Act II, Scene III.
"Call the quean up: if my men want shoe-thread, I'll swing her in a
||"Yet, that's but a dry
beating; here's still sign of drought."
||"Master, for my life,
yonder's a brother of the gentle craft; if he bear not Saint Hugh's bones,
I'll forfeit my bones..."
||"If Saint Hugh's bones shall
not be set a-work, I may prick mine awl in the walls and go play."
||"And hark you, sko-maker,
have you all your good tools, a good
a good stopper,
a good dresser,
four sorts of awls,
two balls of wax,
your paring knife,
and thumb- leathers,
and good Saint Hugh's Bones to smooth up your work?"
||Hear ye, friend, have ye any
skill in the mystery of cordwainers?"
"...Ho, boy, bring him an
here's a new journeyman."
Act III, Scene V.
The First Three-Men's Song.
||Enter Hodge, Hans,
Ralph, Firk and other Shoemakers, in a morris...
To this motion euery one gaue his
consent, so that the same night Saint Hughes bones were taken down, and
the same being brought before a sort of shoomakers, there they gaue their
opinion; That it was necessary to fulfill the will of the dead, and to take
those bones in as good a part, as if they were worth ten thousand pounds;
whereupon one stept out, and thus did say.
My friends, I pray you list to
And mark what S. Hughes
bones shall be.
Drawer and a Dresser,
wedges, a more and a lesser:
A pretty block three inches high,
fashion squared like a Die,
Which shall be called by proper name,
the very same.
A Hand-leather and a Thumb-leather
to pull out shoo-threed
we must deuise;
The Needle and the
shall not be left alone,
The Pincers and the
and the rubbing stone.
The Aule steele and
the Sow-haires beside,
The Stirrop holding fast,
while we sowe the Cow-hide,
The whetstone, the
and the paring knife:
All this doth belong
to a Journeymans life,
Our Apron is the Shrine,
to wrap these bones in:
Thus shrowded we Saint
gentle Lambs skin.
Now all you good Yeomen of the Gentle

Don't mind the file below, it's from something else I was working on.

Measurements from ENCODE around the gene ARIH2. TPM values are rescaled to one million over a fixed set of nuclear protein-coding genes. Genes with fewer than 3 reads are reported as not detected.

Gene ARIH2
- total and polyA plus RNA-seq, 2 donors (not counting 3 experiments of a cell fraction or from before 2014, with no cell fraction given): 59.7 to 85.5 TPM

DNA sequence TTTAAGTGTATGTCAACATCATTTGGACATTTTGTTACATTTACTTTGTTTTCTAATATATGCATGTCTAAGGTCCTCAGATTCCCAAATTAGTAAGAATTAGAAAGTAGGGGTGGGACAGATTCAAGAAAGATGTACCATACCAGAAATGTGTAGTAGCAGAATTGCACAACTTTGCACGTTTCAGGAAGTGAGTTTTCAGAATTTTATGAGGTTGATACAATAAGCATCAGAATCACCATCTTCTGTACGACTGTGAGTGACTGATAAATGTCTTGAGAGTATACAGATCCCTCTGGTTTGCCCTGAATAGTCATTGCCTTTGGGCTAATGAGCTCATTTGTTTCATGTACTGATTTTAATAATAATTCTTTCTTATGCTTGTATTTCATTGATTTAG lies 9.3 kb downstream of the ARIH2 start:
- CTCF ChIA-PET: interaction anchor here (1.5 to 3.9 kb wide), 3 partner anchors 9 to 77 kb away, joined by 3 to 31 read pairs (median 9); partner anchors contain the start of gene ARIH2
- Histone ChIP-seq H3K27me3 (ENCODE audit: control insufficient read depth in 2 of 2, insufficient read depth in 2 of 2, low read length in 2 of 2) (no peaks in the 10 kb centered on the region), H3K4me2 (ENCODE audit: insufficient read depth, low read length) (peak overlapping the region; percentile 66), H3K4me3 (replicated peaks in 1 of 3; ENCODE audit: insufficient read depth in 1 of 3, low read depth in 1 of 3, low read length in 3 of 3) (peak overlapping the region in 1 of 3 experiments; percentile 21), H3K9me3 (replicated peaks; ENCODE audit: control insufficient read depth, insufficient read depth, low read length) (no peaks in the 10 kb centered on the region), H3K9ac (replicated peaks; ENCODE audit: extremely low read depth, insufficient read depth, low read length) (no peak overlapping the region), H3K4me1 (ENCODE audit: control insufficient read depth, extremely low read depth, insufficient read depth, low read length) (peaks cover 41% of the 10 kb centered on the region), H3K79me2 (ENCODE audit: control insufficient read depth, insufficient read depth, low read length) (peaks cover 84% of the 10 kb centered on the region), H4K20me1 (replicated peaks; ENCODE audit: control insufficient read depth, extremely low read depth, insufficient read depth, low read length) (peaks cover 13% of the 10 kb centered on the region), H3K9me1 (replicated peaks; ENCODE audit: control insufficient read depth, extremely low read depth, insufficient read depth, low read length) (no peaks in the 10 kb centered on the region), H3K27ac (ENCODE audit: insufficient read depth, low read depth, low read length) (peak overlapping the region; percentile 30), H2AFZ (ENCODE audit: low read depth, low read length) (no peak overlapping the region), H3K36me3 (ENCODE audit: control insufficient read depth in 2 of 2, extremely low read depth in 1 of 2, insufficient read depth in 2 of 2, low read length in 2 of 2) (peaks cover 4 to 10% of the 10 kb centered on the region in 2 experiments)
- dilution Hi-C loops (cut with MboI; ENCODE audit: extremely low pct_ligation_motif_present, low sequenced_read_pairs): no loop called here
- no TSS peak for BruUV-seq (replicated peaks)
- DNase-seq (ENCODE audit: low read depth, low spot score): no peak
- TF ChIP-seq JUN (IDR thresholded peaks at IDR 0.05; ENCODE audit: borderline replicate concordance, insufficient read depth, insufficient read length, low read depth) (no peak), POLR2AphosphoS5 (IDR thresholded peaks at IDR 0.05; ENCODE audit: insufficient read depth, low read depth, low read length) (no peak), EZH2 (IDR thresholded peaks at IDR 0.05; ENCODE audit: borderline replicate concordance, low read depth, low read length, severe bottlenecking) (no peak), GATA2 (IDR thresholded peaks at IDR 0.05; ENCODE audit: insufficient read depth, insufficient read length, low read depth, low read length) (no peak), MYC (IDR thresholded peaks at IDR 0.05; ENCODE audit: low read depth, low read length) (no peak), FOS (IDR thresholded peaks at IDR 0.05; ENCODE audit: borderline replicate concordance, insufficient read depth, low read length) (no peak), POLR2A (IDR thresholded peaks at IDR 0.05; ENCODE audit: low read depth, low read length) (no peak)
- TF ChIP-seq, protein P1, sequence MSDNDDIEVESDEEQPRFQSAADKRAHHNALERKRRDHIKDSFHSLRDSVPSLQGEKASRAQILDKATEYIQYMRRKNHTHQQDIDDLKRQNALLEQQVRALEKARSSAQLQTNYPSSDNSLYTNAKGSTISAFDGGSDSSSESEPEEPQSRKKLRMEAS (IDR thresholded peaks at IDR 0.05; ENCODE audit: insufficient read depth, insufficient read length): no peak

Craft, tell me now (quoth he) how like you this?
As well (replyed they) as Saint
George doth of his horse, for as long as we can see him fight with the
Dragon, we will neuer part from this Posie.
And it shall be concluded, that what
Iourney-man soeuer he be hereafter, that cannot handle his
Sword and buckler,
long sword or a
Quarter-staffe, sound the
Trumpet, or a play vpon the
and bear his part in a
three mans Song, and readily reckon vp his
Tools in Rime:
except he haue
born Colours in the field, being a Lieutenant, a Sergeant or Corporall, shall forfeit and pay a
pottle of Wine, or be
counted for a colt: to
which they answered all viua voce, Content content; and then after many merry
songs, they departed. And neuer after did they trauell without these tools on
their backs: which euer since were called Saint Hughes bones.
Act 4, Scene ?.
but which of our tooles shall we call so?
Marry, even all fellow Raph, all the tooles we worke with: as for example,
the Drawer, Dresser, Wedges, Heele-block, hand and thumb-lethers, shooe-thrids,
Pincers, pricking-aule, and a
Aule, Steele, and Tacks,
stopping stick, Apron and Paring-knife, all these
are Sir Hughs bones, Now sir, whatsoever he be, that is a Gentleman of the
Gentle Craft, and has not all these at his fingers ends, to reckon them up in
Rime, shall presently up with him and strapado his bum.
An everlasting Law renowned Barnaby.
Nay, heare me since like a Swan or a Sowter: Furthermore, if any
Journey-man shall travel without these tools, now call'd St. Hughs at his back,
and cannot slash, cut or crack coxcombes, with brave
Sword and Buckler,
quarter-staffe, sound a
trumpet or play the
flute, ' or beare his
parte in a three-man song,
he shall forfeit a
Gallon of wine, and be
a Colt as long as his shooes are made of running lether : Speake, is't agreed
Agree, Agree, Agree
Wee'le take up the body then.
Ile have a leg of him.
And Ile help thee Raph.
With reverence and with silence then: For as
we have made these Lawes in
remembrance of him, so it shall not be a misse to make it the sweeter, to reckon
up our tooles and put them in meeter, and instead of a Deirge, I think it fit
time and reason to reckon Sir Hughs bones in Rime:
first, and then the
Wedges and Heeleblocks,
greater and lesser;
Yet tis not worth two Gander's feathers,
Unlesse you have the hand and
Then comes your
with pincers and
pricking Aule, so neate and nimble:
Rubbing stone next, with the Aule, Steel and
Which often will hold when the shooe-leather cracks:
Stopping Stick, with good
cutting knife, which sharply pares:
And lastly, to clap Saint Hughs bones in
An Apron that's made of a jolly
and thus to all Shooemakers we bid adieu
with tryumph to bury the famous St. Hugh.